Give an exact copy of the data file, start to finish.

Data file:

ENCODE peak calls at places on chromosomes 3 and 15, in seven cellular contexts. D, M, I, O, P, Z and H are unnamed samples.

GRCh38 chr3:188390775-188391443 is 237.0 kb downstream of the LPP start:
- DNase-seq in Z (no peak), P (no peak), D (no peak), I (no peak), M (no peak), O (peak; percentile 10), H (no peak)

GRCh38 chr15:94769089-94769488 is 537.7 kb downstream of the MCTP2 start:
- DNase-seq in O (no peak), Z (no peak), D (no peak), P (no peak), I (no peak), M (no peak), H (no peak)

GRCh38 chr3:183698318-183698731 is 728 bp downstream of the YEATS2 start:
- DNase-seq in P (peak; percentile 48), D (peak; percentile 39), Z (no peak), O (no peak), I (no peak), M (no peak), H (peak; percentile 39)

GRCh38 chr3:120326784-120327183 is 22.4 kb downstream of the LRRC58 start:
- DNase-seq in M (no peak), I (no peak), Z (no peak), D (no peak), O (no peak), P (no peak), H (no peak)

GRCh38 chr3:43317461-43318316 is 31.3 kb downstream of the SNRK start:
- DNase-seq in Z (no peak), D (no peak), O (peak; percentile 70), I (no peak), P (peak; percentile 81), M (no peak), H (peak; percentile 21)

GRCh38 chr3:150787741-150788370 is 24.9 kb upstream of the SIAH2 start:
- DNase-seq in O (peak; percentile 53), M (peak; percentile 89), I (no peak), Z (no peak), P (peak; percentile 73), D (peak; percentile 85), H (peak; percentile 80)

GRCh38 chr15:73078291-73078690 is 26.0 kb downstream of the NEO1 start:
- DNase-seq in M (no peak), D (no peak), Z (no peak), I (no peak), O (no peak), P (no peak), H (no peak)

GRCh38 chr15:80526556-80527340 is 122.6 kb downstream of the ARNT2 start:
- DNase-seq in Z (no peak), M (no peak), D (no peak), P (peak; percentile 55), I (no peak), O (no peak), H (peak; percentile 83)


ENCODE peak calls at places on chromosomes 3 and 15, in seven cellular contexts. D, M, I, O, P, Z and H are unnamed samples.

GRCh38 chr3:188390775-188391443 is 237.0 kb downstream of the LPP start:
- DNase-seq in Z (no peak), P (no peak), D (no peak), I (no peak), M (no peak), O (peak; percentile 10), H (no peak)

GRCh38 chr15:94769089-94769488 is 537.7 kb downstream of the MCTP2 start:
- DNase-seq in O (no peak), Z (no peak), D (no peak), P (no peak), I (no peak), M (no peak), H (no peak)

GRCh38 chr3:183698318-183698731 is 728 bp downstream of the YEATS2 start:
- DNase-seq in P (peak; percentile 48), D (peak; percentile 39), Z (no peak), O (no peak), I (no peak), M (no peak), H (peak; percentile 39)

GRCh38 chr3:120326784-120327183 is 22.4 kb downstream of the LRRC58 start:
- DNase-seq in M (no peak), I (no peak), Z (no peak), D (no peak), O (no peak), P (no peak), H (no peak)

GRCh38 chr3:43317461-43318316 is 31.3 kb downstream of the SNRK start:
- DNase-seq in Z (no peak), D (no peak), O (peak; percentile 70), I (no peak), P (peak; percentile 81), M (no peak), H (peak; percentile 21)

GRCh38 chr3:150787741-150788370 is 24.9 kb upstream of the SIAH2 start:
- DNase-seq in O (peak; percentile 53), M (peak; percentile 89), I (no peak), Z (no peak), P (peak; percentile 73), D (peak; percentile 85), H (peak; percentile 80)

GRCh38 chr15:73078291-73078690 is 26.0 kb downstream of the NEO1 start:
- DNase-seq in M (no peak), D (no peak), Z (no peak), I (no peak), O (no peak), P (no peak), H (no peak)

GRCh38 chr15:80526556-80527340 is 122.6 kb downstream of the ARNT2 start:
- DNase-seq in Z (no peak), M (no peak), D (no peak), P (peak; percentile 55), I (no peak), O (no peak), H (peak; percentile 83)